The Republican Nomination


 “Will the History of Napoleon’s Return Repeat Itself?”
  Cartoonist:  Udo J. Keppler
  Source:  Puck
  Date:  March 6, 1912

Click to see a large version of this cartoon...

Click to see a large version of this cartoon

Complete HarpWeek Explanation:
This Puck cartoon dramatizes the battle for the 1912 Republican presidential nomination with an analogy to Napoleon’s return from exile. Theodore Roosevelt, the ex-president (1901-1909), appears as the former self-proclaimed emperor of France. Napoleon Bonaparte first abdicated on May 4, 1814, and was exiled to the island of Elba, off the Italian coast of Tuscany. On February 26, 1815, he escaped and landed at Cannes, France, with a small army of 600. He was met by the 5th Regiment of the French Army, which had orders to arrest him. As the cartoon caption explains, Napoleon confronted them alone, allowing them the opportunity to “shoot your emperor if you dare.” They did not, and his army multiplied as he advanced through France. On March 19, the Bourbon royal family fled to Belgium, and the next day Napoleon resumed control of France.

The implication of this cartoon is that the Republican rank and file will not follow the orders of their leader, President William Howard Taft, but will join Roosevelt’s campaign. The former president did beat the incumbent in the popular primaries, winning contests in nine states against Robert La Follette’s victory in two and Taft’s in only one. The president, however, had influence over the large number of delegates chosen by state political machines, the power of which rested substantially on federal patronage. That fact is represented in this cartoon by the dual battle standards reading “Republican Delegates” and “Federal Job Holders.” The other identifiable figure in the scene is Postmaster General Frank Hitchcock, who was responsible for the largest distribution of federal patronage. The allegiance of the regular party apparatus allowed Taft to secure pledges from 326 delegates, compared with Roosevelt’s 432 and La Follette’s 41. The president’s loyalists also controlled the Republican National Committee and the convention’s Credentials Committee, both of which awarded the vast majority of contested delegates to Taft, allowing him to win renomination.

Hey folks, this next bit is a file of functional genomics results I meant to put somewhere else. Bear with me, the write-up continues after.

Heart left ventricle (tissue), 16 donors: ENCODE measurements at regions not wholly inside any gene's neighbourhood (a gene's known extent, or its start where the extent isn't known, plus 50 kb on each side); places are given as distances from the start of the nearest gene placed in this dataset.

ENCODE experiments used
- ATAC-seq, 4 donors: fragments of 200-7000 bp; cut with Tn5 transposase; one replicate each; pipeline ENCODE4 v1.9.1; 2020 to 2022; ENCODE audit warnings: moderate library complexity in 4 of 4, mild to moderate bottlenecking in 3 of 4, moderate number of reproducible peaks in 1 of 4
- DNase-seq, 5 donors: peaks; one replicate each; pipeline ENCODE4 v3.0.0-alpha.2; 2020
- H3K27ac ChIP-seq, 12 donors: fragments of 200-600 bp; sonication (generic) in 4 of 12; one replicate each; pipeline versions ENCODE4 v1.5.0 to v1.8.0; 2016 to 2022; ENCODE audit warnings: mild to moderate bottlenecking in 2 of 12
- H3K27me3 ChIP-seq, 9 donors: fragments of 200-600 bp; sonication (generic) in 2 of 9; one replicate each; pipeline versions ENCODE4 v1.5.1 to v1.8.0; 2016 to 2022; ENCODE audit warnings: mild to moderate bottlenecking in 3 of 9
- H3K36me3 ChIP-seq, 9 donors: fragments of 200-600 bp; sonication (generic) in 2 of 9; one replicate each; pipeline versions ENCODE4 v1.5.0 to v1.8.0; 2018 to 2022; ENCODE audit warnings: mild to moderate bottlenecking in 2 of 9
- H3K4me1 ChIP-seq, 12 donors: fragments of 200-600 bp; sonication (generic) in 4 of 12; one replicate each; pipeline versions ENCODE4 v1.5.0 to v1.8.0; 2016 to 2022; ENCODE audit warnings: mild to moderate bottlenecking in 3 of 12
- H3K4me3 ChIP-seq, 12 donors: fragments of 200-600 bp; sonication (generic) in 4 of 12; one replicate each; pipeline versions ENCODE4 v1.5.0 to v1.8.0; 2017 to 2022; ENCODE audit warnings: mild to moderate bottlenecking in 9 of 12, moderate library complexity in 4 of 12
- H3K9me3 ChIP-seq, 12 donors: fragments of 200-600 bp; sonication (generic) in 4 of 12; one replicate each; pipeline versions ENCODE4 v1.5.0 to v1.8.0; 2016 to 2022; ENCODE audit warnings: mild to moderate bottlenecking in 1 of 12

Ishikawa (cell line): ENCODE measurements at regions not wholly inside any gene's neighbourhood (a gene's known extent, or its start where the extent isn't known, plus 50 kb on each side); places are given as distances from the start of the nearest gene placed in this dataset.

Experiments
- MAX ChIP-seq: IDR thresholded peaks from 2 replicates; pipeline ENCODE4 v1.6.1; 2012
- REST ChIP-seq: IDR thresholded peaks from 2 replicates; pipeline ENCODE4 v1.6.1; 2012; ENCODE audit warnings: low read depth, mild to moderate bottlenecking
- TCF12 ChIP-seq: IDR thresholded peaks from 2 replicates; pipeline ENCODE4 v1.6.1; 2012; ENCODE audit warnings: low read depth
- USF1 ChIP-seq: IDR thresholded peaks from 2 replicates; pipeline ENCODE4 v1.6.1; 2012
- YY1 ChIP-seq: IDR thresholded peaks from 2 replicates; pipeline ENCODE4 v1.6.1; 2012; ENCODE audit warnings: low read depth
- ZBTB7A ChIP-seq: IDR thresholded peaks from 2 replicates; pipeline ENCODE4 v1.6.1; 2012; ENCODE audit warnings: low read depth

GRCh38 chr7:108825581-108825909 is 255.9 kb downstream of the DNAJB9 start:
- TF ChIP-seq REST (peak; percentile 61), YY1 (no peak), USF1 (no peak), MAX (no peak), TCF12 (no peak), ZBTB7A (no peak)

Roosevelt then bolted the Republican Party to run under the Progressive Party banner, but he and Taft lost the general election to Democrat Woodrow Wilson. Similarly, the situation for Napoleon did not turn out well, either. In the spring of 1815, he invaded Belgium, where his troops fought the armies of Prussia and Britain. On June 18 began the battle of Waterloo, where Anglo-Prussian forces defeated the French. On June 22, Napoleon abdicated for a second and final time. He was exiled on the tiny island of St. Helena, off the southwest coast of Africa, where he died in 1821.













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